28-Oct-2019 Source: Erickson
The US aerial firefighting industry has experienced one of its slowest fire seasons to date with significant reductions in flight-hours compared to recent years. Nonetheless, a number of operators have seen a ramp-up in activity due to a spike in fire events since September, with major fires in Southern California and Colorado.
For example, three of Missoula, Montana-based Neptune Aviation Services’ BAe 146 tankers have been dispatched to the Saddle Ridge fire in Los Angeles County with two operating under call when needed contracts (CWN) from the California Department of Forestry and Fire Protection (CAL FIRE), and one under a US Forest Service exclusive use (EU) contract. Two additional BAe 146s have also been working on smaller fires in Central California, according to Dan Snyder, Neptune Aviation Services’ Chief Operating Officer.
Powered by four Honeywell ALF 502 jet engines, the aircraft, built originally as short-haul regional airliners, were fitted with 3,000 gallon capacity tanks for fire retardant dropping. Supported in the field by two mechanics and two pilots, per aircraft, the three tankers were deployed to the Saddle Ridge fire from the California cities of Lancaster, San Bernardino and Santa Maria. One of those tankers was one of two originally dispatched to the Decker fire in Colorado in early September. Currently, Neptune Aviation’s pilots are on duty as much as 14 hours per day.
“Although we have operated on multiple fires in California and throughout the Great Basin states, fire activity has been well below the 10-year average in terms of acres burned,” said Snyder. “This year, we have seen nothing of the size and complexity of the fires of previous years.”
Aerial firefighting helicopter operators have also been impacted by this year’s reduced fire activity. “This year, to date, I have had just two assignments—both under CWN contracts–one in Shasta and Siskiyou counties in Northern California for CAL FIRE, and the other in Washington for the USFS,” said Rick Livingston, President of Intermountain Helicopter in Sonora, California. “Respectively, the duration was a month, and a week.”
“Intermountain Helicopter operates a single Bell 212. In both California and Washington,” said Livingston; the company airlifted “module” teams of 4 to 5 people, and their equipment to fires for initial attack. “Module transportation is where we fit very well,” said Livingston.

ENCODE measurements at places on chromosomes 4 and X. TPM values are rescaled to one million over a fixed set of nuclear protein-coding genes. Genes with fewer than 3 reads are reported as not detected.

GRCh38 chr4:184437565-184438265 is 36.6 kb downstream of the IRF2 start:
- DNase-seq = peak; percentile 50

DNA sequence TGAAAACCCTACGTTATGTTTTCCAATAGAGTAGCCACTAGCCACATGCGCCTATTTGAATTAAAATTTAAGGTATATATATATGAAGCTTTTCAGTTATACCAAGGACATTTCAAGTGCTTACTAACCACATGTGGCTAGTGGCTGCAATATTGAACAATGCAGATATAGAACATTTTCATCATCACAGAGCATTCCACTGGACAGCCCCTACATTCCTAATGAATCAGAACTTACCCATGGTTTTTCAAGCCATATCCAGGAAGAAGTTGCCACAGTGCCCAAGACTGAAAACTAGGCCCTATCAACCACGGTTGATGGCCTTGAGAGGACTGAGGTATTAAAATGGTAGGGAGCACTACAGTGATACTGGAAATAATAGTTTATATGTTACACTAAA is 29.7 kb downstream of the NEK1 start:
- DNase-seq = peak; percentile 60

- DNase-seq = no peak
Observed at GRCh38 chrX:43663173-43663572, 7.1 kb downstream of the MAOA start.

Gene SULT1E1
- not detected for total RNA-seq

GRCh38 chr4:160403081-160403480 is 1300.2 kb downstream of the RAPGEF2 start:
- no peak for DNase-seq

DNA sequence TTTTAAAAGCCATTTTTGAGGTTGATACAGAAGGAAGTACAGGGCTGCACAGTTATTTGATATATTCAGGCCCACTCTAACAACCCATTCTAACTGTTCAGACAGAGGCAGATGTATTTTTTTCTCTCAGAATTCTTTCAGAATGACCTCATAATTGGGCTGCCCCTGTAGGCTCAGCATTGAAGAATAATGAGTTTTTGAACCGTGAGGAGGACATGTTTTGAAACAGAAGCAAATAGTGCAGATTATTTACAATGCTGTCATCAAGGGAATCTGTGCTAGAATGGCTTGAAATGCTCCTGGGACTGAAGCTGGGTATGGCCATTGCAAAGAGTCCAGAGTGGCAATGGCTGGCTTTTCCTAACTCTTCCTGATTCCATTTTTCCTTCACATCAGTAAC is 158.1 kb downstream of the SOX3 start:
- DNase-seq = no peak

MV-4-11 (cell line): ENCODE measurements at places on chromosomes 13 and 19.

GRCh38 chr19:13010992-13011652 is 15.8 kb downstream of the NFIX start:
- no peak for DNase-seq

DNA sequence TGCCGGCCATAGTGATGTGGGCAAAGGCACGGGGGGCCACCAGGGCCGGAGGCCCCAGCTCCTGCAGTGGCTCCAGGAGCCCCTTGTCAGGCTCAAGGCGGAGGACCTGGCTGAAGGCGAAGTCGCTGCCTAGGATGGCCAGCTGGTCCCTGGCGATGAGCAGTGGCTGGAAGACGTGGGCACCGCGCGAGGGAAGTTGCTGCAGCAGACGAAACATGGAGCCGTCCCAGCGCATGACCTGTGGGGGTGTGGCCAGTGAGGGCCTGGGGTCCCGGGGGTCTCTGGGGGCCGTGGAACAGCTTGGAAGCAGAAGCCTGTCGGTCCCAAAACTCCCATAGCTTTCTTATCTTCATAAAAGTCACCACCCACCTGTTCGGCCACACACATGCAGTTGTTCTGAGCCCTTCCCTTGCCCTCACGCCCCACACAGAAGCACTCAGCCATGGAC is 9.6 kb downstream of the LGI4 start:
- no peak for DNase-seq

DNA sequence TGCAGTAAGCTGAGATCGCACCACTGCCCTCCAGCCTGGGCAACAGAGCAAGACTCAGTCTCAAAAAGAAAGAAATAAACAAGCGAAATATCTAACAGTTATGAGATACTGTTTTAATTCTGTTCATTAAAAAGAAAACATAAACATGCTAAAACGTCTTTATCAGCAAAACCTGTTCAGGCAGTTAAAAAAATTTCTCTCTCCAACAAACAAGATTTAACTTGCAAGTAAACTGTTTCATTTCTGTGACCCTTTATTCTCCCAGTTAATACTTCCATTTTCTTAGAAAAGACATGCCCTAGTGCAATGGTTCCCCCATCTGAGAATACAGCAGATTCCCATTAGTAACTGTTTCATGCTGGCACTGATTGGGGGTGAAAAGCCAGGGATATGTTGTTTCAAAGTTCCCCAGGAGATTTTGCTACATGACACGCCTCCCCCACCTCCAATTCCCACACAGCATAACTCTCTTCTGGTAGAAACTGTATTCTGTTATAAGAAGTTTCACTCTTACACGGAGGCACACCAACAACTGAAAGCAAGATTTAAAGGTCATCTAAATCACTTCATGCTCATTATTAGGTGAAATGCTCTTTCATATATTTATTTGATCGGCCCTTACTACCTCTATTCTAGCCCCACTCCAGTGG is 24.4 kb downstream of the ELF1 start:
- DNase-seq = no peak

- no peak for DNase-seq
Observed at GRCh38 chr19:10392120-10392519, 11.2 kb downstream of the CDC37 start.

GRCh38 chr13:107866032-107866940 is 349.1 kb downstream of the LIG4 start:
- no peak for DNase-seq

At this time, the company is in a standby mode for CAL FIRE. “We’re now at the time of the year when you have the strong northwest winds, and a fire, driven by those winds could break out any time—tomorrow morning or as late as Thanksgiving,” Livingston noted. “It’s a matter of weather.”
Brian Jorgenson, Vice-President of Timberline Helicopters in Sandpoint, Idaho, reported that earlier this month, he deployed two Kaman K-MAX helicopters on small fires in California under USFS EU contracts. Specifically, the helicopters, each supported by a pilot, mechanic, and fuel truck driver, are engaged in water drops. The crews, he said, are on a 12-day rotation, so there are two crews per helicopter.
“Depending on the needs of the fire, we could fly as much as eight hours in a 14 hour duty day—or do no flying at all,” Jorgenson explained. “In my opinion, for this year, the fire season is basically over.”
Josh Beckham, General Manager of Helimax Aviation in McClellan Park, California, reported that one of company’s CH 47-D Chinook helicopters has been dropping water under a CAL FIRE CWN contract on the Briceburg fire since October 7, out of Mariposa, California; while a second has been engaged in water dropping on the Decker fire, out of Salida, Colorado, since Labor Day, under a USFS EU contract. Each helicopter is supported by two pilots, five mechanics, and a fuel truck driver, and is flying four to six hours per day. A third CH 47-D, said Beckham, is on standby.
“Mostly, we’ve been engaged on multiple small fires, mainly in Idaho and Utah. However, there is the potential for more fires in Southern California for the rest of the year,” Beckham remarked.
Fresno, California-headquartered Rogers Helicopters is also among those flying on the Briceburg fire. “We have had a single Bell 212 on that fire—flying out of Mariposa—since early October, under a USFS EU contract,” explained company Vice President Robin Rogers. The helicopter, which is flown by a single pilot and supported by a mechanic and fuel truck driver, has been averaging about four hours daily, dropping water. Two additional Bell 212s are currently in Red Bluff, California, standing by under CAL FIRE CWN agreements.
Rogers said that the company was most active this year under a CWN contract from the State of Alaska Division of Forestry, which employed two of Rogers Helicopters’ Bell 212s. While both helicopters were released after 45 days, the operator “did not come close” to the amount of flying in recent years.
“It’s a pretty good guess that we are down by 50 percent,” noted Rogers.
Currently, Rogers Helicopters has two Bell 212s on USFS EU contracts, plus two additional 212s, and a Bell 206 L3 Long Ranger which are available–if needed–by any firefighting agency. While unable to predict where the remainder of the fire season will go, Rogers pointed out that the USFS extended its EU contracts with the company through the end of October. “In their judgement, weather conditions are still fire prone in California,” he said.
In fact, California is also Erickson Inc.’s major focus at this time, with Southern California having the highest potential for large, devastating wildfires, according to Alex Woolsey, Director, Fire Division for the Portland-based operator of S-64 Air Crane® Helitankers. “Any time California experiences a Santa Ana or Diablo wind event, wildfires are much more active, with the potential to reach devastating levels,” Woolsey said.